The Cultural Contradictions In Modern Capitalism Cultural Studies Essay

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Cultural Contradictions in Capitalism" by Daniel Bell is regarded as an inspiring work of genius which has the power to redefine how we think about the relationships amongst culture, social change and economics. Born on May 10th 1919 in Brooklyn New York City, Daniel Bell is a renowned sociologist influencing American political and economic concepts through his books "The End of Ideology" and "The Coming of the Post-Industrial Society" and is acknowledged as the "prophet of the emergence of a new society" (Walters 2003).

First published in 1976, Bell foretells such later predominant theories as the relationship of capitalism and culture as modes of production and consumption, post structuralism, deconstruction, and nevertheless quite accurately "The underlying problem... (of the) ...breakup in the very discourses - the languages, and the ability of a language to express an experience" (Bell 1978). Likewise he argues that modernism has reached its crisis point, and that the values that supported capitalism in the first place will eventually disappear.

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The aim of this essay is to assess whether Bell was correct in arguing that there are "Cultural Contradictions" in modern Capitalism.

In his book 'Cultural Contradictions in Capitalism', Daniel Bell maintains that the unbounded drive of modern capitalism undermines the moral foundations of the original Protestant ethic that ushered in capitalism itself. In other words, Bell contends that late capitalism undermines the very values that in actuality spawned it. Fundamentally, the prosperity produced by America's market economy had become its undoing. The unprecedented affluence of the 1960s had generated hedonism that undermined the classic Protestant virtues of self-restraint and patience, which had long underwritten capitalism. (Siegel 2007). Bell noted that "the culture was no longer concerned with how to work and achieve, but with how to spend and enjoy". Moreover, he continued to claim that by the 1950's, American society had become fundamentally hedonistic, focussed with "play, fun, display and pleasure - and typical of things in America, in a compulsive way (Bell 1978: 70).

Siegel noted that for Bell, "the Marxist democrat, the moral heritage of the bourgeois tradition was apparently exhausted. It seemed that capitalism had, in ways unforeseen by Marx, chopped down the tree in which it had nested. Except, to the surprise of many liberals and conservatives, the tree not only continued to stand, it grew taller and thicker as new branches sprouted in the post-1989 globalized economy" (Siegel 2007).

In addition, this analysis asserts that capitalism and the culture it creates harbours the seed of its own downfall by creating a need among successful people for personal gratification - a need that corrodes the work ethic that led to their success in the first place. Fundamentally, it notes that there is indeed a contradiction in the centre of capitalism. In the past there was unity and culture which provided a clear guidance. However, in contemporary culture not only is there no longer a moral code but it is merely opinionated, faddish and self-indulgent. In order to full grasp and answer this essay question, it would mean I would have to firstly understand capitalism, what the term means and entails and in addition I would have to look into Bells writings and his ideas on Culture in order to assess if he was correct in arguing that there are "Cultural Contradictions in Modern Capitalism".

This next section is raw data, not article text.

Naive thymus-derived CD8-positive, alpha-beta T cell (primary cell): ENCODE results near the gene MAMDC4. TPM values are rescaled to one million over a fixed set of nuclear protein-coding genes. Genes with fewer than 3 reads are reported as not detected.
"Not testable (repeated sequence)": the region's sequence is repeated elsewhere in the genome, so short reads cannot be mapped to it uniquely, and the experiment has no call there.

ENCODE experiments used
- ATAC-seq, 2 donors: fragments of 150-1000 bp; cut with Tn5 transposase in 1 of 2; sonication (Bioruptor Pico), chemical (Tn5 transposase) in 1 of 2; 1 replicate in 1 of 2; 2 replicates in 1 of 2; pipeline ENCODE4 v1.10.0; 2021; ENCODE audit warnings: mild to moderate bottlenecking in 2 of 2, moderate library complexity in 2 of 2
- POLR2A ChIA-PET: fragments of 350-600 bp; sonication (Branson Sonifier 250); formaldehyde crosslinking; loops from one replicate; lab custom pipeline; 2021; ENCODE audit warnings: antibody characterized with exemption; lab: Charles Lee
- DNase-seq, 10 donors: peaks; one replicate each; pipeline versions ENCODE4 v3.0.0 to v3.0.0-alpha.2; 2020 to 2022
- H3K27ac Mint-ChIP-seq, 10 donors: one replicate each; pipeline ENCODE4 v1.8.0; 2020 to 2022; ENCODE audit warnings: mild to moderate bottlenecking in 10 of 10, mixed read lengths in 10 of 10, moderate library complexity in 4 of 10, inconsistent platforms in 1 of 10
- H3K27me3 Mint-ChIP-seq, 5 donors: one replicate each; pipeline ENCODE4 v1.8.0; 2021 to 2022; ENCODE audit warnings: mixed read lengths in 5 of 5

It has often been noted that Sociology as an academic discipline began largely as a critical commentary on capitalism. The emergence of modern, society-wide capitalism in Western Europe in the later parts of the eighteenth century was accompanied by "deep social transformations, including a dramatic rise in urban, and therefore highly visible, poverty. In addition, the rise of capitalism is inseparable from the Industrial Revolution (Ritzer, 2007).

Capitalism is defined by Giddens as "an economic system based on the private ownership of wealth, which is invested and reinvested in order to produce profit (Giddens, 1989: 735).

Contradiction is a term used by Marx to refer to mutually antagonistic tendencies in a society (Giddens, 1989: 337).

Defining culture is complex nonetheless due to the fact that it has different interpretations and meaning. Sociologists and anthropologists alike use the term 'culture' as "a collective noun for the symbolic and learned, non biological aspects of human society, including language, custom and convention by which human behaviour can be distinguished from that of other primates" (Abercrombie et. al 1988: 59). On the contrary, Billington et. al in Giddens identified "at least two everyday, commonsense meanings" of culture which included the 'best' achievement and products in literature, art and music. The second was "the artificial growth or development of microscopic organisms or species of plans, a meaning deriving from a much older usage of the verb 'to cultivate': meaning husband, and originally referring to agricultural techniques" (Giddens. 2004:17). It is worth mentioning Bells interpretation of what Culture is: